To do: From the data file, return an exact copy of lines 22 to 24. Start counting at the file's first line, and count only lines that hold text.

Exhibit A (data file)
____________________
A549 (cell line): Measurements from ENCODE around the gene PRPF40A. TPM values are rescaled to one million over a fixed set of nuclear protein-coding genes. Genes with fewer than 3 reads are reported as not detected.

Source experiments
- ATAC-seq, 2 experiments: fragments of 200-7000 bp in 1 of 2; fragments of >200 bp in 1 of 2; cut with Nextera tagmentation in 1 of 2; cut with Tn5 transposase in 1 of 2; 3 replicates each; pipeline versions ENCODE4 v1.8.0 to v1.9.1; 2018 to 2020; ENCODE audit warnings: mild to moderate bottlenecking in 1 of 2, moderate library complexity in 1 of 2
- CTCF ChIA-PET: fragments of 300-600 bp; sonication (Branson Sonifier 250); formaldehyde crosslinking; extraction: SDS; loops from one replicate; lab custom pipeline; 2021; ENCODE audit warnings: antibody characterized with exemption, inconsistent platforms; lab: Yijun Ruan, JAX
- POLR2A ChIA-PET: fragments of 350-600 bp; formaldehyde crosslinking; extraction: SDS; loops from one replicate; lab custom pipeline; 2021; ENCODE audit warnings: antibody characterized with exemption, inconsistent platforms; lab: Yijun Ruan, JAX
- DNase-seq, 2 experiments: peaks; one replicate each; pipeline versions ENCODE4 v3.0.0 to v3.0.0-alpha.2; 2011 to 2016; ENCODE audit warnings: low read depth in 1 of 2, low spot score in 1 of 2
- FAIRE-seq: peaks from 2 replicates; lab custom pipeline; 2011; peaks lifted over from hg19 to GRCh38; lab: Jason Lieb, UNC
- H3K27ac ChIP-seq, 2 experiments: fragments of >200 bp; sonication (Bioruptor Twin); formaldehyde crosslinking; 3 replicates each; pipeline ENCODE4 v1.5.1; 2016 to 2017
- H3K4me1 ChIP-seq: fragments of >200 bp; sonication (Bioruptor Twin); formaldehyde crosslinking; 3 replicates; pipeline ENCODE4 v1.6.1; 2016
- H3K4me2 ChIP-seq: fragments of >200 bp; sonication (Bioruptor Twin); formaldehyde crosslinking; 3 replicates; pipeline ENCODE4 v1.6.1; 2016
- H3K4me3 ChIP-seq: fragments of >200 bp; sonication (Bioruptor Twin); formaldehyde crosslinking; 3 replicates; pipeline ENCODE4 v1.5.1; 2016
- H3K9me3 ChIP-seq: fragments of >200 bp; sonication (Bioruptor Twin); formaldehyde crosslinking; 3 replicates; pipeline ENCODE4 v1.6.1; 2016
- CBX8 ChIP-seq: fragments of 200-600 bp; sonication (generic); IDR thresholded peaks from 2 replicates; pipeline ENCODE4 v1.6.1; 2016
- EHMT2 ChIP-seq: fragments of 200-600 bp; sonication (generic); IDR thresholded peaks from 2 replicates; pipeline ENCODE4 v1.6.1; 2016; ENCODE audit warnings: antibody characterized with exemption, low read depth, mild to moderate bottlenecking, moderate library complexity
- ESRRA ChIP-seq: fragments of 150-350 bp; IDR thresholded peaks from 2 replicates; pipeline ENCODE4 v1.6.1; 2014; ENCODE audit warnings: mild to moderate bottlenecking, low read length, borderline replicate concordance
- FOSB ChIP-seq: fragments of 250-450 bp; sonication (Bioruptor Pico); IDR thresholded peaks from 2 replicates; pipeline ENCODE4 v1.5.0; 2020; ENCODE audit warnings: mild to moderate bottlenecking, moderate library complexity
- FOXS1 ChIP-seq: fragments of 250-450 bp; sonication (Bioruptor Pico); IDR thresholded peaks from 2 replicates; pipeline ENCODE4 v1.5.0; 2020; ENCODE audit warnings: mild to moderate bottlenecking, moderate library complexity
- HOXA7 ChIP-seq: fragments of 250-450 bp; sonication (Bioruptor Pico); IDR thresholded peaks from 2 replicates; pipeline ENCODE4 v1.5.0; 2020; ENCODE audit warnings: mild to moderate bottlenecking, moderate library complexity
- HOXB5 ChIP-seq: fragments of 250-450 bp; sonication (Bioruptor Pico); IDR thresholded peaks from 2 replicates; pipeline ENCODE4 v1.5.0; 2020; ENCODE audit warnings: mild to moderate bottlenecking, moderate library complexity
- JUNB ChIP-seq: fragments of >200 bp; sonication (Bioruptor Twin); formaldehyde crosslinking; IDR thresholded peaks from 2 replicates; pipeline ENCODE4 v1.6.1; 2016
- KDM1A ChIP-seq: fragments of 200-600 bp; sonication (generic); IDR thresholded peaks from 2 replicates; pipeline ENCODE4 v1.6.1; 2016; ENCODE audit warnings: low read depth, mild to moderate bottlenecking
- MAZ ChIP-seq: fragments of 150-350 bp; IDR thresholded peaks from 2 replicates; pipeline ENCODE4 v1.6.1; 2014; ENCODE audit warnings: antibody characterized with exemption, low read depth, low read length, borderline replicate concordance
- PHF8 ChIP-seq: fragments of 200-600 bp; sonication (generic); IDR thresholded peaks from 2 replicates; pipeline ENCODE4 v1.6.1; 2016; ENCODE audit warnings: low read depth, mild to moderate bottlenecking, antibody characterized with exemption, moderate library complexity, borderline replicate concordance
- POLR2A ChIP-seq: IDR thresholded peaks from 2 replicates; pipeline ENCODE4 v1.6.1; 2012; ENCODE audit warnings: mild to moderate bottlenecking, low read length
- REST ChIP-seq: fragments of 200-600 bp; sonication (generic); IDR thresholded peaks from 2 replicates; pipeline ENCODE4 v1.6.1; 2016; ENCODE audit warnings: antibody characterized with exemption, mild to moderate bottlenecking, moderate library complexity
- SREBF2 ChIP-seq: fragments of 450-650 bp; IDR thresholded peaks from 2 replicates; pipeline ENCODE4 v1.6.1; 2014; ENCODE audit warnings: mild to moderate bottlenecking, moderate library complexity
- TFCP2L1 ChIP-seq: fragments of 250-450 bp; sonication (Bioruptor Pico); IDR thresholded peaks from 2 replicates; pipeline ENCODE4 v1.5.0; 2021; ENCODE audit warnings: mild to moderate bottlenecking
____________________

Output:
- MAZ ChIP-seq: fragments of 150-350 bp; IDR thresholded peaks from 2 replicates; pipeline ENCODE4 v1.6.1; 2014; ENCODE audit warnings: antibody characterized with exemption, low read depth, low read length, borderline replicate concordance
- PHF8 ChIP-seq: fragments of 200-600 bp; sonication (generic); IDR thresholded peaks from 2 replicates; pipeline ENCODE4 v1.6.1; 2016; ENCODE audit warnings: low read depth, mild to moderate bottlenecking, antibody characterized with exemption, moderate library complexity, borderline replicate concordance
- POLR2A ChIP-seq: IDR thresholded peaks from 2 replicates; pipeline ENCODE4 v1.6.1; 2012; ENCODE audit warnings: mild to moderate bottlenecking, low read length